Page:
“Don’t be afraid to seize that opportunity”, says Dr Michele Ziolkowski who has found herself from the school grounds of Catherine McAuley in Westmead to the sand dunes and date palm gardens of The United Arab Emirates. “The worst someone can say is ‘no’ and when someone tells me ‘no’, that it can’t be done, it only makes me more determined to succeed”, she says.

Dr Michele Ziolkowski attended Catherine McAuley from 1982 to 1985. Her year was the first year who had the opportunity to stay at McAuley for Years 11 and 12 however Michele left to attend Oakhill College for those final two years. Her path since leaving school has been varied and is a reminder to students that there are many pathways to a career!

After completing school Michele studied graphic design and photography at Western Sydney University (then known as Nepean College) however decided this was not for her and left before completing the course to become a photographer’s assistant. Michele also set up her own photography small business for a time taking rock ‘n’ roll photos of musicians and bands in Sydney. In 1991 she decided to go back to university and graduated with a double major in Fine Arts and Archaeology from The University of Sydney. She then went on to complete her Honours thesis in Archaeology, after taking a year to also complete a postgraduate Diploma in information Management - Librarianship at UNSW.


Photo taken by Dr Michele Ziolkowski


It was while completing her Honours thesis that Michele found herself in Fujairah, United Arab Emirates as her chosen topic was the study of a rock art site located there. Her archaeology professor loaned her a 4WD to use and for a month she worked alone on a remote mountain site recording and studying rock art. Michele loved that this gave her the opportunity to combine her knowledge of art and archaeology and describes it as an incredible experience!

After gaining her first class honours Michele was awarded an Australian Postgraduate Award to work on her PhD which involved a coastal survey of Islamic period sites in Fujairah and directing excavations at a 17th century Portuguese fort. 

Since then Michele has kept extremely busy and is the author of several children’s books which have a focus on history, archeology and the culture of the UAE. Her first book, ‘The Boy Who Knew The Mountains’, was awarded by the Sharjah Book Authority for ‘Best Children’s Book in English’. Her other books include ‘Suhail’s Abu Dhabi Adventure’, ‘Little Camel’, ‘Heiko the Hippo’ and a forthcoming title ‘The Journey Home’. Michele has also authored and edited numerous academic publications including the monograph ‘Fujairah’s Date Palm Gardens: A Preliminary Survey’ and is currently working with a feature filmmaker on adapting ‘The Boy Who Knew The Mountains’ into a full-length movie. And if this is not enough Michele is also the co-founder of a not for profit organisation, GOALS UAE, which aims to promote autism awareness and provide extra-curricular activities for children on the autism spectrum. Michelle has an autistic son who was also her inspiration for the children’s stories she has written.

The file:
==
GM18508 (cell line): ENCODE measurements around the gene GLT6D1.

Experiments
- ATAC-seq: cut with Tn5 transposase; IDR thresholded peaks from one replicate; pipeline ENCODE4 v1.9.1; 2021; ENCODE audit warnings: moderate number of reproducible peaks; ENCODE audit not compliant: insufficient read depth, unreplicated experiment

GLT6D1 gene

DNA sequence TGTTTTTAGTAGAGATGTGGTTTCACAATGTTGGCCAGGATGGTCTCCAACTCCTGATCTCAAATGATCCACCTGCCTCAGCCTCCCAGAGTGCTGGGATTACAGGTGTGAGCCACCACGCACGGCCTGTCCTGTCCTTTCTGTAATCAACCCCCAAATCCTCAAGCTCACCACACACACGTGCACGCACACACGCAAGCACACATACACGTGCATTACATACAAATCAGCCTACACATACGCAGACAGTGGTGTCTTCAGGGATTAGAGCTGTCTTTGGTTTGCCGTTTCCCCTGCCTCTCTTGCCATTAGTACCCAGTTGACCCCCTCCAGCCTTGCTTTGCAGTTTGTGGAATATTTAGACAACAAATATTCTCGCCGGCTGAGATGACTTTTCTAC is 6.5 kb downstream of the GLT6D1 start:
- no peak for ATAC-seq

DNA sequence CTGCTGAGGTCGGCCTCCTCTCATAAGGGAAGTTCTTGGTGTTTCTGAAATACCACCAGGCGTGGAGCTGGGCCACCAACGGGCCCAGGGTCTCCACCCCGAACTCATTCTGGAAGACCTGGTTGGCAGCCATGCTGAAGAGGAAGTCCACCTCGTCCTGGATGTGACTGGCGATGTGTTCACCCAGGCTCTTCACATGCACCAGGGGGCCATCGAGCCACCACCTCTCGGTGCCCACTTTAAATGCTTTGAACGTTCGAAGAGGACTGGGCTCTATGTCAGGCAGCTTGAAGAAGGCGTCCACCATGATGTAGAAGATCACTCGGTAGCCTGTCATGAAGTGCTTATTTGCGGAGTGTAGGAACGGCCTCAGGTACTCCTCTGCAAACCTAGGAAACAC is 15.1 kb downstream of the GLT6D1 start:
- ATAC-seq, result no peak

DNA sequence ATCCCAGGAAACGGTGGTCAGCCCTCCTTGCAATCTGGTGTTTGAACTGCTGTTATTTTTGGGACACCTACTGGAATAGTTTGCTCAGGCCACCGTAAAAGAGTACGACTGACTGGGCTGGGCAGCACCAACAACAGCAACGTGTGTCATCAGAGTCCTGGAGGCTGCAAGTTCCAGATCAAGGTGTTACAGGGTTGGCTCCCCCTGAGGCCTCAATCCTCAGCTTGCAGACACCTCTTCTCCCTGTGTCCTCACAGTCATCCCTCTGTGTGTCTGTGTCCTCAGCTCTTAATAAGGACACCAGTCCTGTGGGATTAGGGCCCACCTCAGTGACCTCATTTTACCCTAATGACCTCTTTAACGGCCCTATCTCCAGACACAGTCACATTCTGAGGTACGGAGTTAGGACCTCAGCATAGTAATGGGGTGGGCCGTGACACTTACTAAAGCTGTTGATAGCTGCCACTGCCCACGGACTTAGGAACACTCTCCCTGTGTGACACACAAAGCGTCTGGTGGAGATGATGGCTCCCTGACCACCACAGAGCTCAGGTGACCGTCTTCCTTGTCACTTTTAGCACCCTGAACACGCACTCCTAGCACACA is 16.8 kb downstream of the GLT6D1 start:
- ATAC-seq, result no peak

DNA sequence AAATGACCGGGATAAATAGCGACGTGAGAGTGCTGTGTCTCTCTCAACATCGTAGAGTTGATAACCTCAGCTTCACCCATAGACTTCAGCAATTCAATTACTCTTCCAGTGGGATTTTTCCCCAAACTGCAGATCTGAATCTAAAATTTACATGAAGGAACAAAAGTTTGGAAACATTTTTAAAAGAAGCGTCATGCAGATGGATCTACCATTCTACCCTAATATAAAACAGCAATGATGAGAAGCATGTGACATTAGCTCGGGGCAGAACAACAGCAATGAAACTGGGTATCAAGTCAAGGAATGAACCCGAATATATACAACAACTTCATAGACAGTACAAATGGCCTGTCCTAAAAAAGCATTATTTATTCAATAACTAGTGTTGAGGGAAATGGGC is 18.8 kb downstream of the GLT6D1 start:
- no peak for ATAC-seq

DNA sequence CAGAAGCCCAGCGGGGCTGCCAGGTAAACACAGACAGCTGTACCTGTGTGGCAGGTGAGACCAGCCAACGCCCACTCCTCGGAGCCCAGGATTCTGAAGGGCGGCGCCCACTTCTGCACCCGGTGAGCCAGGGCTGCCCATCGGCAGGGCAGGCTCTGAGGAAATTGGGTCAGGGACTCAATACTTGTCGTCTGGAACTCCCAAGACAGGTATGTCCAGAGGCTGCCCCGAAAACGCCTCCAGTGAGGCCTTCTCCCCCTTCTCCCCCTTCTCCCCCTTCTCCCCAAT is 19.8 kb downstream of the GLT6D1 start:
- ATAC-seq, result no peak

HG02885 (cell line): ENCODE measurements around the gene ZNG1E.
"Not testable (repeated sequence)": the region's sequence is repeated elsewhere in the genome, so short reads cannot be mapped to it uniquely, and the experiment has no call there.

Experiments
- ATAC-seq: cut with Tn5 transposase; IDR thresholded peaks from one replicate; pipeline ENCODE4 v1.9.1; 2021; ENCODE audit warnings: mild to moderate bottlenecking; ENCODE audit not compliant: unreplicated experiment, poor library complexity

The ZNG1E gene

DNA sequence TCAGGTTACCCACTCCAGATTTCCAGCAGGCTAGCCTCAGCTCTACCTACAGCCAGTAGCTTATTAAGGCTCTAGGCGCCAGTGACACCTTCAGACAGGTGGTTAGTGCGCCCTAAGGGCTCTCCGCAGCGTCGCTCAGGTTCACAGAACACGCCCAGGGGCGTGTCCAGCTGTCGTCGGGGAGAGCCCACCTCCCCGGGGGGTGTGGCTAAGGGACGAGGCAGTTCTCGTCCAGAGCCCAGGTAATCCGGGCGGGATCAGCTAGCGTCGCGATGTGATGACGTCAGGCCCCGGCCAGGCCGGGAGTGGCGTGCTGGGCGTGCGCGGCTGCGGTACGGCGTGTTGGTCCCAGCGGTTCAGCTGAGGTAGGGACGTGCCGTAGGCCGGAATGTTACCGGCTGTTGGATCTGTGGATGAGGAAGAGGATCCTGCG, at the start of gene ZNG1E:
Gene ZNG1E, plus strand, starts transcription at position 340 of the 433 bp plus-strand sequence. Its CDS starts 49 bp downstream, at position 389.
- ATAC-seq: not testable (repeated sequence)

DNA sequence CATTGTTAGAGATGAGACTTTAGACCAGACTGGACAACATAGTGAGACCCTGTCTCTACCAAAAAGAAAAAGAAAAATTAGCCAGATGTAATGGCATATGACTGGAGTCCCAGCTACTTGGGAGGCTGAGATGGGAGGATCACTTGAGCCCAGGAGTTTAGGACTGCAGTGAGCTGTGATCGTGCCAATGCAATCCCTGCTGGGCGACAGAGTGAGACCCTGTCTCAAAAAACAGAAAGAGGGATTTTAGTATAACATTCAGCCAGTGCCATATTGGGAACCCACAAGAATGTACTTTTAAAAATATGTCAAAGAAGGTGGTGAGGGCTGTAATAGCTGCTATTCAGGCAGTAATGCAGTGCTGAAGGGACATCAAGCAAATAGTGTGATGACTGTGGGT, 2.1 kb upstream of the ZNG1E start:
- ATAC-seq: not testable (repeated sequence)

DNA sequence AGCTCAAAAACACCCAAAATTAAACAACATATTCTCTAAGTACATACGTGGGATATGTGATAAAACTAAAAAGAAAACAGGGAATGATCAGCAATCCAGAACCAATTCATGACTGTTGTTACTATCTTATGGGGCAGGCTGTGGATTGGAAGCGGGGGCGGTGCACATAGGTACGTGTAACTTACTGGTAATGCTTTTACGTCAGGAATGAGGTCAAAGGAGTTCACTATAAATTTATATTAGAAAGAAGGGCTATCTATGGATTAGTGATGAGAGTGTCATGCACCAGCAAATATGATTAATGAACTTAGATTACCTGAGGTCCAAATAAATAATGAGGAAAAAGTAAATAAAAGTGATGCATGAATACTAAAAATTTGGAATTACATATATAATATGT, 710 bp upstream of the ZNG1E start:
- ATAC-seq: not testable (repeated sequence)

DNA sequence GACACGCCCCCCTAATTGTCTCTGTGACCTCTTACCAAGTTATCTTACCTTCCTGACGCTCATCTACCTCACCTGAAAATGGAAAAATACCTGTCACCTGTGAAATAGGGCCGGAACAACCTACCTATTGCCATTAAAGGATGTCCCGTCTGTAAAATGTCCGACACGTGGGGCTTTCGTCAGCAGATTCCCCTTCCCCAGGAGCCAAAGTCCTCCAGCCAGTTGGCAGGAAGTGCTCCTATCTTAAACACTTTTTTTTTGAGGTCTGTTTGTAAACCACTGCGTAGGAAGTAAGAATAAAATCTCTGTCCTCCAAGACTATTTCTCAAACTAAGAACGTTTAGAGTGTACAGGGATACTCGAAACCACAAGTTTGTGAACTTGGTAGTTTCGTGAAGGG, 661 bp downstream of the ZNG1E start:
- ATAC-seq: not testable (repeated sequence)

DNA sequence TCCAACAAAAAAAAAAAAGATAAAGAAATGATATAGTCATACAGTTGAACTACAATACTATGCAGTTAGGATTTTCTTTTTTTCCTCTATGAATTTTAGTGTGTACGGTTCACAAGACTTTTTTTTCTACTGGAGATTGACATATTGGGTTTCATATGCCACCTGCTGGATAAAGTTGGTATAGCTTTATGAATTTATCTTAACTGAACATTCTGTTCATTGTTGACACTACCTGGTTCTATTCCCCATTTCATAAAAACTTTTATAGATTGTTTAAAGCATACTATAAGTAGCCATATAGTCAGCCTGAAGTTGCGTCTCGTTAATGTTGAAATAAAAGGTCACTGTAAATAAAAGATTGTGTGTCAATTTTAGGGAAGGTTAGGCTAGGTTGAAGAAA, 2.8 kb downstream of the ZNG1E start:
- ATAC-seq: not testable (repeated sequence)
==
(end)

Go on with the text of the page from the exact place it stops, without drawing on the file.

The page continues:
“My journey has not always followed the most traditional trajectory; it’s been more of a winding path of discovery”, says Michele. “Sometimes when I pause and think about where my journey has taken me it blows my mind. From growing up in Baulkham Hills and dreaming about a future filled with adventure I always knew I wanted to travel and explore the world”. 

“I enjoyed art classes with Ms Fernandes as she taught us various artistic techniques and encouraged us to be creative. Ms Banting was the most incredible English teacher I have ever had as she brought Shakespeare alive for us as students, taught grammar in a way that made it interesting and as an avid reader fuelled my interest in reading more diverse genres”.

“For me everything started when I asked a university professor if he needed a photographer for his next archaeological field season in UAE and it just so happened that he did and the rest is history. What I learned is that it is OK to step outside of your comfort zone. I would advise students that sometimes taking a chance can be a rewarding and positive experience. Don’t be afraid to seize that opportunity!”.


Written By

Jacqui Hamilton | School Development Officer

Jacqui Hamilton | School Development Officer
Catherine McAuley Westmead

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